2. 2. #IDUG © Copyright IBM Corporation 2014. All rights reserved. U.S. Government Users Restricted Rights - Use, duplication or disclosure restricted by GSA ADP Schedule Contract with IBM Corp. The information contained in this presentation is provided for informational purposes only. While efforts were made to verify the completeness and accuracy of the information contained in this presentation, it is provided “as is” without warranty of any kind, express or implied. In addition, this information is based on IBM’s current product plans strategy, which are subject to change by IBM without notice. IBM shall not be responsible for damages arising out of the use of, or otherwise related to, this presentation or any other documentation. Nothing contain in this presentation is intended to, nor shall have the effect of, creating any warranties or representations from IBM (or its suppliers or licensors), or altering the terms and conditions of any agreement or license governing the use of IBM products and/or software. Information regarding potential future products is intended to outline our general product direction and it should not be relied on in making a purchasing decision. The information mentioned regarding potential future products is not a commitment, promise, or legal obligation to deliver any material, code or functionality. Information about potential future products may not be incorporated into any contract. The development, release, and timing of any future features or functionality described for our products remains at our sole discretion. This information may contain examples of data and reports used in daily business operations. To illustrate them as completely as possible, the examples include the names of individuals, companies, brands, and products. All of these names are fictitious, and any similarity to the names and addresses used by an actual business enterprise is entirely coincidental. Trademarks The following terms are trademarks or registered trademarks of other companies and have been used in at least one of the pages of the presentation: The following terms are trademarks of International Business Machines Corporation in the United States, other countries, or both: DB2, DB2 Connect, DB2 Extenders, Distributed Relational Database Architecture, DRDA, eServer, IBM, IMS, iSeries, MVS, z/OS, zSeries Microsoft, Windows, Windows NT, and the Windows logo are trademarks of Microsoft Corporation in the United States, other countries, or both. Intel and Pentium are trademarks of Intel Corporation in the United States, other countries, or both. UNIX is a registered trademark of The Open Group in the United States and other countries. Java and all Java-based trademarks are trademarks of Sun Microsystems, Inc. in the United States, other countries, or both. Other company, product, or service names may be trademarks or service marks of others. Disclaimer 2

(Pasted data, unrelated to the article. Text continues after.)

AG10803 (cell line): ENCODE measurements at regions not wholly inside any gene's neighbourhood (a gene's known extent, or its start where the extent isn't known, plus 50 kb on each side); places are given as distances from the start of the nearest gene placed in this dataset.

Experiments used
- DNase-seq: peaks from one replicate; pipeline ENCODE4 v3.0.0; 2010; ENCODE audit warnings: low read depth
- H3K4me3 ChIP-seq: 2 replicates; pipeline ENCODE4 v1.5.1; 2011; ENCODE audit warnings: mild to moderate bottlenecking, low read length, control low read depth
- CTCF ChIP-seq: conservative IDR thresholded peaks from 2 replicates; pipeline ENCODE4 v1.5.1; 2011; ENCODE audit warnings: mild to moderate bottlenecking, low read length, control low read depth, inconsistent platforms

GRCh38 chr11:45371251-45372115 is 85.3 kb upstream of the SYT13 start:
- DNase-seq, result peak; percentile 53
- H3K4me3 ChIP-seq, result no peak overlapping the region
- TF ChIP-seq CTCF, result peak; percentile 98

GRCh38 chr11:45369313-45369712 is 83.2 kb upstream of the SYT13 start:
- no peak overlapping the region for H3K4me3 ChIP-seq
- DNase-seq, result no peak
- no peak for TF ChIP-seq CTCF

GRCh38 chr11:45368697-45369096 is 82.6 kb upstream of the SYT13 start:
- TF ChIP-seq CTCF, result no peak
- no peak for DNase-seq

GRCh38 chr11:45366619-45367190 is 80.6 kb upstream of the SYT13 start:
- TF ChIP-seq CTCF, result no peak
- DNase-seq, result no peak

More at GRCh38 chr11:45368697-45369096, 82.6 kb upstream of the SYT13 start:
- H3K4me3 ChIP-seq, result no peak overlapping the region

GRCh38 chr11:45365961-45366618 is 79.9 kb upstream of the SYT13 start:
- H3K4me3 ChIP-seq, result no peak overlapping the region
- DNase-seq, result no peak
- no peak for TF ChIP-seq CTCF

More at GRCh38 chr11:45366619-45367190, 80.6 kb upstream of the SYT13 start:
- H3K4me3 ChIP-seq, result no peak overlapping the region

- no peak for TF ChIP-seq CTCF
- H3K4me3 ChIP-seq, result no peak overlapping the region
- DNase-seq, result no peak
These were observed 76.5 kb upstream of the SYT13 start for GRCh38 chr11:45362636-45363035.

3. 3. #IDUG 3 Agenda • Page size selection • Multiple buffer pools • Page management • Tuning buffer pool size • Benefit from larger buffer pools • Buffer pool simulation • Deferred writes and castout processing • Other miscellaneous topics • Summary • Appendix – General Recommendations